Explain the social positioning of women in "The Tale of Sir Gareth."

Sir Thomas Malory's "The Tale of Sir Gareth" shows women as social inferiors who must rely upon the assistance and protection of men. Women, however, actually have a great deal of informal power that allows them to manipulate situations to their favor and to require the courtesy and submission of knights.

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"The Tale of Sir Gareth" in Sir Thomas Malory's Le Morte D'Arthur reveals both women's inferior position in society and their unofficial power.

Officially, women are social inferiors who must rely on the protection of men during the time in which this story is set. Lyonet, for instance, must come to Arthur's court to seek help for her sister, whose castle is besieged by the Red Knight. The sisters have no power to deal with the problem on their own. They are not warriors, and they have no legal recourse. They must rely on the generosity, prowess, and courage of Arthur and his knights.

Further, Lyonet is not at all happy with Arthur's selection of her champion. In her eyes, he is merely a kitchen boy, nicknamed Beaumains but actually Gareth in disguise, who has asked for the job. But again, she has no choice in the matter and must go along with the king's decision.

Women are also used as tools in this tale. When Gareth defeats Sir Persaunt, he and Lyonet (who has been reluctantly traveling with him, again without much of a choice) stay the night with Sir Persaunt. The knight sends his daughter to attempt to seduce Gareth and thereby bring him under Sir Persaunt's control. Gareth refuses the lady and will not violate her honor, caring far more about her than her father apparently does.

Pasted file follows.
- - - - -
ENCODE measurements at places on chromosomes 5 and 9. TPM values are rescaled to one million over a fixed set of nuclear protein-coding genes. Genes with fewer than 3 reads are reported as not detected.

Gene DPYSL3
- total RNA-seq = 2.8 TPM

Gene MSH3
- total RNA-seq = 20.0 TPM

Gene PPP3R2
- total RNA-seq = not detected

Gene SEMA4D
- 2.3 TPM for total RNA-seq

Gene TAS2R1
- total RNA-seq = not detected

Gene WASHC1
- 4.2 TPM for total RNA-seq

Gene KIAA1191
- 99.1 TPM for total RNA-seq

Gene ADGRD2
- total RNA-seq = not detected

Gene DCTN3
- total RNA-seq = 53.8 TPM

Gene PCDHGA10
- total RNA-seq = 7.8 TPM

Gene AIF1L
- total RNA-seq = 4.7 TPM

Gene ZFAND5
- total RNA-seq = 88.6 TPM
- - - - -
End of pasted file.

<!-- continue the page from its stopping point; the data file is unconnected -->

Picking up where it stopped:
For all their social inferiority, however, women do have quite a bit of unofficial power in this tale. Gareth gives Lyonet the authority to determine when he will and will not show mercy to another knight. Later, she stops him from sparring with his own brother, for these knights are gallant and will not refuse a lady's request. Notice, too, how quickly Arthur responds to Lyonet's plea for help.

Lyonet's sister, Lyonesse, falls in love with Gareth and has the power to send him on a year-long quest, apparently to further prove himself. She also requests that Arthur declare a tournament at her castle with the winner receiving her hand in marriage. Arthur is quick to grant this favor. Lyonesse provides Gareth with a magic ring, and she eventually marries exactly the man she wants: Gareth himself.

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